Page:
The development of stranger fear in infancy and toddlerhood: Normative development, individual differences, antecedents, and outcomes

Rebecca J. Brooker, Kristin A. Buss, Kathryn Lemery-Chalfant, Nazan Aksan, Richard J. Davidson, H. Hill Goldsmith

Research output: Contribution to journalArticle

55 Scopus citations

Abstract

Despite implications that stranger fear is an important aspect of developing behavioral inhibition, a known risk factor for anxiety, normative and atypical developmental trajectories of stranger fear across infancy and toddlerhood remain understudied. We used a large, longitudinal data set (N = 1285) including multi-trait, multi-method assessments of temperament to examine the normative course of development for stranger fear and to explore the possibility that individual differences exist in trajectories of stranger fear development between 6 and 36 months of age. A latent class growth analysis suggested four different trajectories of stranger fear during this period. Stable, high levels of stranger fear over time were associated with poorer RSA suppression at 6 months of age. Rates of concordance in trajectory-based class membership for identical (monozygotic) and fraternal (dizygotic) twins, along with associations between atypical stranger fear development and greater anxiety-related maternal characteristics, suggested that individual differences in developmental trajectories of stranger fear may be heritable. Importantly, trajectories of stranger fear during infancy and toddlerhood were linked to individual differences in behavioral inhibition, with chronically high levels of stranger fear and sharp increases in stranger fear over time related to greater levels of inhibition than other developmental trajectories. Despite implications that stranger fear is an important aspect of developing behavioral inhibition, a known risk factor for anxiety, normative and atypical developmental trajectories of stranger fear across infancy and toddlerhood remain understudied. We used a large, longitudinal data set (N = 1285) including multi-trait, multi-method assessments of temperament to examine the normative course of development for stranger fear and to explore the possibility that individual differences exist in trajectories of stranger fear development between 6 and 36 months of age. A latent class growth analysis suggested four different trajectories of stranger fear during this period.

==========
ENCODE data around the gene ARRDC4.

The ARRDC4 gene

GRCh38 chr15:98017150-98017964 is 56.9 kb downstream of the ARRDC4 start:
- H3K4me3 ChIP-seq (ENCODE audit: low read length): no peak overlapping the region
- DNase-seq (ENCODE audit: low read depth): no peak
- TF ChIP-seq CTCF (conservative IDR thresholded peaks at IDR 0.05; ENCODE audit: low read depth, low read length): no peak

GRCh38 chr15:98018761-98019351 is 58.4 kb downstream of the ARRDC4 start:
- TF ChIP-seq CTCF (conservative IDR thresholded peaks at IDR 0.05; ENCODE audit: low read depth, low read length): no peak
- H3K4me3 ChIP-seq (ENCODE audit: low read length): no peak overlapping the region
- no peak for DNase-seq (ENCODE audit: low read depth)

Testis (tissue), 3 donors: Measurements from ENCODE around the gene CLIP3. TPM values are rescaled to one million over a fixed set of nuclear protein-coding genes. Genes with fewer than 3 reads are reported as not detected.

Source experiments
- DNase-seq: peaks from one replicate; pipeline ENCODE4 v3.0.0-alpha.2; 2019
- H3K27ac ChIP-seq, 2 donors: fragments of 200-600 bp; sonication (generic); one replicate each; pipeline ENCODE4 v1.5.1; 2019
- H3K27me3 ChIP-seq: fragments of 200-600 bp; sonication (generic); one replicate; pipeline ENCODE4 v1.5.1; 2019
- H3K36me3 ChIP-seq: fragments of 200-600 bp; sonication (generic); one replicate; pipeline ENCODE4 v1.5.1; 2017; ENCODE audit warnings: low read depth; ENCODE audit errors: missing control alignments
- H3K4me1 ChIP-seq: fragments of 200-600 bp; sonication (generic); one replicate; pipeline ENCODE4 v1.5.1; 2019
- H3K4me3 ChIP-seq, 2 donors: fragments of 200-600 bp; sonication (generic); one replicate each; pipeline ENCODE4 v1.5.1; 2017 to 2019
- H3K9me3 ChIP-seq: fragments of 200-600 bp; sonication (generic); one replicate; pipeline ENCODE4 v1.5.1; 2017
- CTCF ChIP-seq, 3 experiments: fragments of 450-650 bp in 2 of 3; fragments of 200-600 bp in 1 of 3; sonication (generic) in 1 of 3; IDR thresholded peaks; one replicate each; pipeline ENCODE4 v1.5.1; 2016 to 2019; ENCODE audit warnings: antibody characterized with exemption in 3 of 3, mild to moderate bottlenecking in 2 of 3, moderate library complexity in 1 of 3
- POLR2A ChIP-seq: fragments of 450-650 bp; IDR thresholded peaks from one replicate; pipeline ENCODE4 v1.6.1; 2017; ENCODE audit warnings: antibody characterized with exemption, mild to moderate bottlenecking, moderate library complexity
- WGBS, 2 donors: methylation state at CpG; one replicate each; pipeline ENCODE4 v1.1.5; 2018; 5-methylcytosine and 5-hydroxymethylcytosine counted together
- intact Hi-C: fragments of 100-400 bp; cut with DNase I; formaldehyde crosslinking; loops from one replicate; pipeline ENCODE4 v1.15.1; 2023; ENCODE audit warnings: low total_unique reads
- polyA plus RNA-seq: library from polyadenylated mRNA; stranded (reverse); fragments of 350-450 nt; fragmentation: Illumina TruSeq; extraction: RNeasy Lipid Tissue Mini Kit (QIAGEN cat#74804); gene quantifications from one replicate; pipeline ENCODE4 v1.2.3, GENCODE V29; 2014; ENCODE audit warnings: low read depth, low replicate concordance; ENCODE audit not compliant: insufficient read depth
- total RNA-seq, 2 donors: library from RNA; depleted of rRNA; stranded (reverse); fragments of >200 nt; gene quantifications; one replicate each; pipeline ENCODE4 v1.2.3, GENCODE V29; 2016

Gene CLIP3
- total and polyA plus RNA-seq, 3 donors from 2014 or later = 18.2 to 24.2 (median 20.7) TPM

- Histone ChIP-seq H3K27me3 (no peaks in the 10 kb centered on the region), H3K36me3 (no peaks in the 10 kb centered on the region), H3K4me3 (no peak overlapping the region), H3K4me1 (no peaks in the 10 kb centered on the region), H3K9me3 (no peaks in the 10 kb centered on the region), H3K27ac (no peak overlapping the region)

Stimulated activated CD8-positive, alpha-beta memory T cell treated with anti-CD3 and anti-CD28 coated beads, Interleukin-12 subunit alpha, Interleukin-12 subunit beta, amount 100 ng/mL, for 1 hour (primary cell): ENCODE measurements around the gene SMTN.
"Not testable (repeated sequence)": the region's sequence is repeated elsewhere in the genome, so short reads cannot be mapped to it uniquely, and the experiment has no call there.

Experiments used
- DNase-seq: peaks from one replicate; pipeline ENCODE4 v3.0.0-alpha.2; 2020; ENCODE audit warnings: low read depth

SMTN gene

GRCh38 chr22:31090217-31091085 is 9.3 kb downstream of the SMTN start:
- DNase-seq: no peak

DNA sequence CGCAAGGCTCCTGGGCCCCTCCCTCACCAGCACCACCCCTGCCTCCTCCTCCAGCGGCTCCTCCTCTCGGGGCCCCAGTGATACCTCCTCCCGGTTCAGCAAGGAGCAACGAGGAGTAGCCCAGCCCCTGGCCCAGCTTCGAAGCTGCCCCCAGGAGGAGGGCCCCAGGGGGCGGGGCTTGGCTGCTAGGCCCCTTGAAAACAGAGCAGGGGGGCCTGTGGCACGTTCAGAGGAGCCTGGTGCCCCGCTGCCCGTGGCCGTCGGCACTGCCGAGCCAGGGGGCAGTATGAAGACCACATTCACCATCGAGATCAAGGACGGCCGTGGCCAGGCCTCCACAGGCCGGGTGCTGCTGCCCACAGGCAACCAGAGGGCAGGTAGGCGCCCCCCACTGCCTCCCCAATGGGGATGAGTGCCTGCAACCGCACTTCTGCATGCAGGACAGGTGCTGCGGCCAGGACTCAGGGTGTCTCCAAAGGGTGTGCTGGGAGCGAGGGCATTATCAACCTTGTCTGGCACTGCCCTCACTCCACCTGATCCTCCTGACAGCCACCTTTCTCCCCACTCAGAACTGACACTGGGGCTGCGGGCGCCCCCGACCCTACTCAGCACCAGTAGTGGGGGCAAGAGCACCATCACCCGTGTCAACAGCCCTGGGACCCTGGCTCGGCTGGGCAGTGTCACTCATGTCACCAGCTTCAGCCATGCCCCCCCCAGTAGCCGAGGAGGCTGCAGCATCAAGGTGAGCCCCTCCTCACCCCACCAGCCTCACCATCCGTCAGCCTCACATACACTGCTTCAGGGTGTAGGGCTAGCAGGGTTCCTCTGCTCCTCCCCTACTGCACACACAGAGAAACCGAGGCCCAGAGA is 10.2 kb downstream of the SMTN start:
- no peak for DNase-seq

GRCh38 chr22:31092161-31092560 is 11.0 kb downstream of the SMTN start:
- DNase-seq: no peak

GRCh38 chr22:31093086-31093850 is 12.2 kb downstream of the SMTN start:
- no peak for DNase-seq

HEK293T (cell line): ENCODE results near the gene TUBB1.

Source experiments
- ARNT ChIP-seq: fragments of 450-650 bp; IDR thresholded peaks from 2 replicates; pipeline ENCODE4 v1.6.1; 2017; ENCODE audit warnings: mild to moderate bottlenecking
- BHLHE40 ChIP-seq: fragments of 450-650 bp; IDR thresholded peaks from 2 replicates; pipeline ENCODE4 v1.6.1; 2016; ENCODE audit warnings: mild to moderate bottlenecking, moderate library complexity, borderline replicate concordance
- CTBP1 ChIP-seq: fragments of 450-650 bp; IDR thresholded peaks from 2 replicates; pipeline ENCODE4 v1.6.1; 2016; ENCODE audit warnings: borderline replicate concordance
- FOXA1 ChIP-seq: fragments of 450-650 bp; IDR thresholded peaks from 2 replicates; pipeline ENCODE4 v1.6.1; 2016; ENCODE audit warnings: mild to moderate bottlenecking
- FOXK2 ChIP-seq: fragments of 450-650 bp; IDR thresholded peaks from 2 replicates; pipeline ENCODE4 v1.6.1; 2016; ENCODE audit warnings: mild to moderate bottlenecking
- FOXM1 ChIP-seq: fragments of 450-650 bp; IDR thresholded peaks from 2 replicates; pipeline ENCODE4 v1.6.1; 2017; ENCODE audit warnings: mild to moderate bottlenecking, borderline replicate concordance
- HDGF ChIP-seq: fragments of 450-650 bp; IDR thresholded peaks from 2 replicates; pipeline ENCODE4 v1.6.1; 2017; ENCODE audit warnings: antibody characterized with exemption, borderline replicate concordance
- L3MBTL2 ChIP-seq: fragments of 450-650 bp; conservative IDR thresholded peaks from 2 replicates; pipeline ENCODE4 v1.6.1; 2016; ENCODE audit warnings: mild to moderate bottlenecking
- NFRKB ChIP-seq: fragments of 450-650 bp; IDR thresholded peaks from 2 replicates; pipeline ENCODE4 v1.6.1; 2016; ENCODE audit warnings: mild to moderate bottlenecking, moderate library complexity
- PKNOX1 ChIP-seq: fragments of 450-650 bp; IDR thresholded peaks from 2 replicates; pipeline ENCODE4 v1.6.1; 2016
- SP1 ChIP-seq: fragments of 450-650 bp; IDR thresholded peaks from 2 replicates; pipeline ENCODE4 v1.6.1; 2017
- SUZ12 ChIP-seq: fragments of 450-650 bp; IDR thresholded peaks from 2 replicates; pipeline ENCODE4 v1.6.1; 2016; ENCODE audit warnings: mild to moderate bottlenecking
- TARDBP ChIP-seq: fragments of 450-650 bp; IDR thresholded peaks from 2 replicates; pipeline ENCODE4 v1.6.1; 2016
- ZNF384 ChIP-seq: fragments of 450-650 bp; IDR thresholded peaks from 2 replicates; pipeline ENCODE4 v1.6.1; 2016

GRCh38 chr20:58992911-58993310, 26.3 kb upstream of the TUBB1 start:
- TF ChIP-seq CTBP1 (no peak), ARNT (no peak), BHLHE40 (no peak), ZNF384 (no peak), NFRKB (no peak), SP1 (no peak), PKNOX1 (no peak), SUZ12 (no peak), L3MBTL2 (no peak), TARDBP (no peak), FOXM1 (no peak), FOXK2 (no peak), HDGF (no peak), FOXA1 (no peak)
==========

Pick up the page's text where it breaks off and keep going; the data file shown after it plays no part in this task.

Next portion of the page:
Original languageEnglish (US)
Pages (from-to)864-878
Number of pages15
JournalDevelopmental Science
Volume16
Issue number6
DOIs
StatePublished - Nov 1 2013

All Science Journal Classification (ASJC) codes

  • Developmental and Educational Psychology
  • Cognitive Neuroscience

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